As we've become better at preventing complex, multifaceted attacks like 9/11, terrorists turned to less complicated acts of violence like the mass shootings that are all too common in our society. It is this type of attack that we saw at Fort Hood in 2009; in Chattanooga earlier this year; and now in San Bernardino. And as groups like ISIL grew stronger amidst the chaos of war in Iraq and then Syria, and as the Internet erases the distance between countries, we see growing efforts by terrorists to poison the minds of people like the Boston Marathon bombers and the San Bernardino killers.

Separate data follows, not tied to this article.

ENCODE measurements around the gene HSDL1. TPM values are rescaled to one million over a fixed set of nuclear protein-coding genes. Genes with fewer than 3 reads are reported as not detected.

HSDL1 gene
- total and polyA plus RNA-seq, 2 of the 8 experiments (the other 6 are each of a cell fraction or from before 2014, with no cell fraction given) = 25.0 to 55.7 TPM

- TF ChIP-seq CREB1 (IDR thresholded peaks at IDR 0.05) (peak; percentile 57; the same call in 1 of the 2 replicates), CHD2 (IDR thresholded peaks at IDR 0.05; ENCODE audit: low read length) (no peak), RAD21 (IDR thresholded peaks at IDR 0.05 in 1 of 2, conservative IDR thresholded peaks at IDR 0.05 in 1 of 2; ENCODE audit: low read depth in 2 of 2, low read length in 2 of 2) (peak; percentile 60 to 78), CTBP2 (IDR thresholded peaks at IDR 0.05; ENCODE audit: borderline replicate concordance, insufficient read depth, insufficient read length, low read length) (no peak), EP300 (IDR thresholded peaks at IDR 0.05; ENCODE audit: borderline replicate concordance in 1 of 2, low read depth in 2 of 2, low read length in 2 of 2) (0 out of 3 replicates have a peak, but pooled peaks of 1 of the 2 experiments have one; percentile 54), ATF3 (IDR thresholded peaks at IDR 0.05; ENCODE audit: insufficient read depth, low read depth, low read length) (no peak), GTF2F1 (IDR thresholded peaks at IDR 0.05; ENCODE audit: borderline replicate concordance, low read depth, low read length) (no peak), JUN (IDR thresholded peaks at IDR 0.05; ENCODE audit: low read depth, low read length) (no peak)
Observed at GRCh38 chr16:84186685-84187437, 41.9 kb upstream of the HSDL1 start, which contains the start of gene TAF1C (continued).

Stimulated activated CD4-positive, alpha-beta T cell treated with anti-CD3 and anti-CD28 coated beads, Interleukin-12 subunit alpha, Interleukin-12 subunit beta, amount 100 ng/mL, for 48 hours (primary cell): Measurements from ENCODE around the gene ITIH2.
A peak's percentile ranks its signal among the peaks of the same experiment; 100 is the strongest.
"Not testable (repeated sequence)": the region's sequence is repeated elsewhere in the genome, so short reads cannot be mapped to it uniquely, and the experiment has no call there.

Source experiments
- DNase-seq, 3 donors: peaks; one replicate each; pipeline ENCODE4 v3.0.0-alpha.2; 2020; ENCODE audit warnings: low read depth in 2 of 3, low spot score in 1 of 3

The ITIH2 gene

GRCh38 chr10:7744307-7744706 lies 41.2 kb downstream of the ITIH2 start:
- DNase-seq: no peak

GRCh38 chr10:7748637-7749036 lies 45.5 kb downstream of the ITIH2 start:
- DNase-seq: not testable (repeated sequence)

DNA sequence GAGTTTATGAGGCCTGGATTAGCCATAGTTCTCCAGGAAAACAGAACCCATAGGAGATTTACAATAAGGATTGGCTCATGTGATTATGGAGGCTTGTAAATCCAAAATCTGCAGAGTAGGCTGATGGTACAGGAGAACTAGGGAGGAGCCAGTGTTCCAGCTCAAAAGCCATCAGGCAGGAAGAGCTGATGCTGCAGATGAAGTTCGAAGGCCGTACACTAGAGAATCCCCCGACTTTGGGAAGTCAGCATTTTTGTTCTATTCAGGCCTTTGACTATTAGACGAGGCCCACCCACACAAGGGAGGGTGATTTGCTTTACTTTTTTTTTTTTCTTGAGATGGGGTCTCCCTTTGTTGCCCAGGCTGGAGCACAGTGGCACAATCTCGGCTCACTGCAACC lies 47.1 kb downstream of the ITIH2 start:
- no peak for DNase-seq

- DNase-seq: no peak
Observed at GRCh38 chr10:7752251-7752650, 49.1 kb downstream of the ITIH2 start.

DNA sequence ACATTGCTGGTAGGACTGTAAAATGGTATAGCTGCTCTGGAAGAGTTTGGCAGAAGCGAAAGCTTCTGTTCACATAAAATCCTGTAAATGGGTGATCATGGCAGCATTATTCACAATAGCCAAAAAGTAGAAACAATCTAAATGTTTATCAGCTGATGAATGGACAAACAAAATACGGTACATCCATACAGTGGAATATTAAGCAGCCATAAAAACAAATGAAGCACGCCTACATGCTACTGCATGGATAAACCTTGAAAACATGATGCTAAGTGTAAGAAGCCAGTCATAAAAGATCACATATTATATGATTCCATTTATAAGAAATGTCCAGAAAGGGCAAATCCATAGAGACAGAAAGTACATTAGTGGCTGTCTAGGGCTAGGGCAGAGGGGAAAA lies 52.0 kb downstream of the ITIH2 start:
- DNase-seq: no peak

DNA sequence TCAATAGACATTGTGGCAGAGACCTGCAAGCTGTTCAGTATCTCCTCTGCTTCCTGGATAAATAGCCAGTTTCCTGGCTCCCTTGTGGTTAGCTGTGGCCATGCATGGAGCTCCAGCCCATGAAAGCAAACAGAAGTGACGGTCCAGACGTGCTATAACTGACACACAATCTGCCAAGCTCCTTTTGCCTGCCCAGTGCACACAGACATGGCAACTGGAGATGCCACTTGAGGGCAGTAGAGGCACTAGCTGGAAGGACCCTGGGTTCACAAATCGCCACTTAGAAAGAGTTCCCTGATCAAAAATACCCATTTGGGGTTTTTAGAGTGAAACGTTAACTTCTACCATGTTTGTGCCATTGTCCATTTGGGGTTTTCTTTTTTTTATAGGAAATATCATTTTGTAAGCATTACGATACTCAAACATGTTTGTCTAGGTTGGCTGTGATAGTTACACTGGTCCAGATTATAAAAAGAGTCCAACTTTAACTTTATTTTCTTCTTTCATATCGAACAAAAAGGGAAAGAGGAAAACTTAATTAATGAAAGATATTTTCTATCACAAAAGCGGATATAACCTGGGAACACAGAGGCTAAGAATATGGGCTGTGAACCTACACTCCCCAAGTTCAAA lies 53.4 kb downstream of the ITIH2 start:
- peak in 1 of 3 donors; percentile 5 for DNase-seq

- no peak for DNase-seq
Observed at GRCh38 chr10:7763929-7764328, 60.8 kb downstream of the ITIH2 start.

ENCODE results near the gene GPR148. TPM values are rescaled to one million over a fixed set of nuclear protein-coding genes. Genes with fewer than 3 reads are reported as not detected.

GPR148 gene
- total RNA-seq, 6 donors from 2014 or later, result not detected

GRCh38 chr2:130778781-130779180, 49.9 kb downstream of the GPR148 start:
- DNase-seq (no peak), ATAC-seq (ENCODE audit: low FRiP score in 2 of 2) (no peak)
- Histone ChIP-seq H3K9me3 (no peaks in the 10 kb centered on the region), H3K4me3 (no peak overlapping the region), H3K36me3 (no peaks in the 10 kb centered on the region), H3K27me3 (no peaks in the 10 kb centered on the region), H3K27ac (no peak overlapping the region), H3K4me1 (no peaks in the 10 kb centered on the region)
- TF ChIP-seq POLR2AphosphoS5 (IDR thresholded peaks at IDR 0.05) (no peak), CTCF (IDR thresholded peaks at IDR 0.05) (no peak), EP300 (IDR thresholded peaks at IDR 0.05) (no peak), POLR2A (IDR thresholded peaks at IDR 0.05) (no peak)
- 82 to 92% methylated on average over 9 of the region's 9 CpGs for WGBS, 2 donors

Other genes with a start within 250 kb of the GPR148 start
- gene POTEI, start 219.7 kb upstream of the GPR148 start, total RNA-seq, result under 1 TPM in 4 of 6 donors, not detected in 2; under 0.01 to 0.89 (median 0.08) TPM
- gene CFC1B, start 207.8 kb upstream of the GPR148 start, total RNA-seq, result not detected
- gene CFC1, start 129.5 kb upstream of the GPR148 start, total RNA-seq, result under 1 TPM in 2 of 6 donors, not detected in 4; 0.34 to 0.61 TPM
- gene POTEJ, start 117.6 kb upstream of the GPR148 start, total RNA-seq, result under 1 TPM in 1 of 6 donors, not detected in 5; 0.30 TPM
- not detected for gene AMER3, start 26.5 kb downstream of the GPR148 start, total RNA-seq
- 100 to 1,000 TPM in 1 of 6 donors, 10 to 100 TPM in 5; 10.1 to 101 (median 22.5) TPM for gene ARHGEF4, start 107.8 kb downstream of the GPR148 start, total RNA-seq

What this suggests to me, if not to the man who said the words, is that the situation requires an American propaganda war of comparable intensity to the air war being waged in the Levant, to reach people who may not care what happens to ISIL, or who have no imam to steer them from jihad. Since we don't necessarily know who they are, we need a campaign to reach everybody. Obviously it can't be an "Islam is bullshit" campaign, much less a "Islam is bullshit because you deny Christ" campaign, however much some people would like one or the other. But it should be a campaign that combines the positive message of generations of peaceful Muslim settlement in the U.S. (as against those yahoos who ask, "Where did they all come from, anyway?") with stern reminders of the First Amendment's meaning. Those previous generations of Muslims weren't clamoring for the sharia, so it shouldn't be that hard to walk this generation back from that demand. If their real beef is with American foreign policy, we can talk about that, on the understanding that Muslims can no more dictate that policy than any other religious group, though it would be more helpful if we actually acted on that principle more often. We should get the numerous successful Muslims in the U.S., preferably observant ones to drive the point home, simply to show off their success and emphasize that it doesn't depend on the sharia. Muslim scholars can step in to ask the American umma what they've really done to proselytize for Islam peacefully here before taking up the sword. And we should be able, without compromising the anti-discriminatory principles Obama values above all, to state plainly that if Muslims don't feel secure, or lack self-esteem, in the absence of sharia law in America, they're probably living in the wrong country. Whether these steps appeal to readers or not, it should be clear that there are options short of the extreme remedies proposed by Republicans, just as it should be clear that there is more that should be done about jihadism, short of the Republican options, than Obama has yet considered.